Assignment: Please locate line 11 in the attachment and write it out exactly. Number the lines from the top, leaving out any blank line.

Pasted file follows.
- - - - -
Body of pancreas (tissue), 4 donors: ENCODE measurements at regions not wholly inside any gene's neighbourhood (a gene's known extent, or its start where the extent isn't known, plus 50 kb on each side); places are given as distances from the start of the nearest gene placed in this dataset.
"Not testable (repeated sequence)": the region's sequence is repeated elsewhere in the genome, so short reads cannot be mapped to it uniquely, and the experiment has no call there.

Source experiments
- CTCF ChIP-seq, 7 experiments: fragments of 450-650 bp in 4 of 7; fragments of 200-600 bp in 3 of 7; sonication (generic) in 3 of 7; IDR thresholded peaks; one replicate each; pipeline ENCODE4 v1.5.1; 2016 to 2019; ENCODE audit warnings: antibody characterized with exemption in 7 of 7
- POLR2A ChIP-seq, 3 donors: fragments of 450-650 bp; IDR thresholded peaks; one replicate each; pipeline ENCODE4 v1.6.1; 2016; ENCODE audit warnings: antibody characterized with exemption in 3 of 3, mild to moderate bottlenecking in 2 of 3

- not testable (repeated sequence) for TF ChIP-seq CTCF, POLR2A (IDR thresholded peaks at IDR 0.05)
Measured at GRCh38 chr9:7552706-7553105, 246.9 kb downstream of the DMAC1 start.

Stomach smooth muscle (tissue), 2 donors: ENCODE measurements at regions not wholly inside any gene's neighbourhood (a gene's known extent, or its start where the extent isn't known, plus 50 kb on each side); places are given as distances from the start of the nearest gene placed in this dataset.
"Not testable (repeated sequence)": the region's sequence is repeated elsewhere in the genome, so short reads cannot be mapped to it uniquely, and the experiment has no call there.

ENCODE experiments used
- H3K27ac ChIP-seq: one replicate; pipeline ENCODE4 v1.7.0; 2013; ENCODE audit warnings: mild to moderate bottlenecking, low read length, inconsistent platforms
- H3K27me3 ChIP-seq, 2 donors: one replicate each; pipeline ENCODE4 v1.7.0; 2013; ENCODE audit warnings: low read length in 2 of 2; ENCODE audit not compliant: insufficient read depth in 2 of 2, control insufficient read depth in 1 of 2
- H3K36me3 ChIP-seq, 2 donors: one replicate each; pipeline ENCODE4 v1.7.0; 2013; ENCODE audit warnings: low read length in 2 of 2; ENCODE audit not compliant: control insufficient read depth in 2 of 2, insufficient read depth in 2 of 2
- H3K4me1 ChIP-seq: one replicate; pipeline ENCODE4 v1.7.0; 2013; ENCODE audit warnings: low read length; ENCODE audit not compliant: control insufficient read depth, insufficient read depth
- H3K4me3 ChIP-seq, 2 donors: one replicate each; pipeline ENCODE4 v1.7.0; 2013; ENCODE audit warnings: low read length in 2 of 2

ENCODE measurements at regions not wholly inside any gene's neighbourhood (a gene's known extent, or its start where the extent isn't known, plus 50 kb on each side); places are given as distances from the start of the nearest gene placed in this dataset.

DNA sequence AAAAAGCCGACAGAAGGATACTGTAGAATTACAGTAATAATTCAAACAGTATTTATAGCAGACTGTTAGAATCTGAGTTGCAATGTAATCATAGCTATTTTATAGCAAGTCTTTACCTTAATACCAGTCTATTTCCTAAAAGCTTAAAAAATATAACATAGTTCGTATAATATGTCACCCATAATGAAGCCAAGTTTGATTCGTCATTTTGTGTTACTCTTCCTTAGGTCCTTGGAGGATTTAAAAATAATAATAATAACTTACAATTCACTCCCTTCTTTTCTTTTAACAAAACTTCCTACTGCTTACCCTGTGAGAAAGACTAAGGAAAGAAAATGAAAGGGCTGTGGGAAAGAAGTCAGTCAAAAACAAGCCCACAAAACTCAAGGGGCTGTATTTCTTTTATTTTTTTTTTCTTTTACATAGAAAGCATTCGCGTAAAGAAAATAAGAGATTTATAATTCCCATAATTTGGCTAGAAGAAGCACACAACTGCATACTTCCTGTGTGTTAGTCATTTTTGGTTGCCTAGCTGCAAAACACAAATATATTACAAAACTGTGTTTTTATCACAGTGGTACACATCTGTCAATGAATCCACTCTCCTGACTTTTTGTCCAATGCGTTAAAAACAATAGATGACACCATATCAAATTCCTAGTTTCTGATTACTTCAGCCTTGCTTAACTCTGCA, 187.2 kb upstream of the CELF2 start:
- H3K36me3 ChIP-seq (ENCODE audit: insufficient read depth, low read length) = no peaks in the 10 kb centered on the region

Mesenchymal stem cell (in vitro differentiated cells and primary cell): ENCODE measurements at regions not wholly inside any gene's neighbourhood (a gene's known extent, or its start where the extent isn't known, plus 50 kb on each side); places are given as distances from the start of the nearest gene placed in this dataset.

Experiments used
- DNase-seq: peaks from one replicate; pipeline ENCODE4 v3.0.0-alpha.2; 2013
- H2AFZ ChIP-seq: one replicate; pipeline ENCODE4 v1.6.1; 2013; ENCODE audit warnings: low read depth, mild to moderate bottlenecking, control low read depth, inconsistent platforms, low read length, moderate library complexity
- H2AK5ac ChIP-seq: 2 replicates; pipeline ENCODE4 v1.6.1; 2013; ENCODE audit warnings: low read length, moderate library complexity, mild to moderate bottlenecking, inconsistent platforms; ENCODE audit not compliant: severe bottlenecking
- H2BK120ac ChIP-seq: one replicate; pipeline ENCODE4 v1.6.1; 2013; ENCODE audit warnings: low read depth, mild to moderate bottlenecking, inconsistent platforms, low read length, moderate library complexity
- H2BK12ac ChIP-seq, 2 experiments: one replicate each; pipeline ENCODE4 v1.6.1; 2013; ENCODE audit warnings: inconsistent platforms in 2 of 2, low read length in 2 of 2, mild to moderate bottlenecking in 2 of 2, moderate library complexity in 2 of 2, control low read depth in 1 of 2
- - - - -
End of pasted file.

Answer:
- H3K27ac ChIP-seq: one replicate; pipeline ENCODE4 v1.7.0; 2013; ENCODE audit warnings: mild to moderate bottlenecking, low read length, inconsistent platforms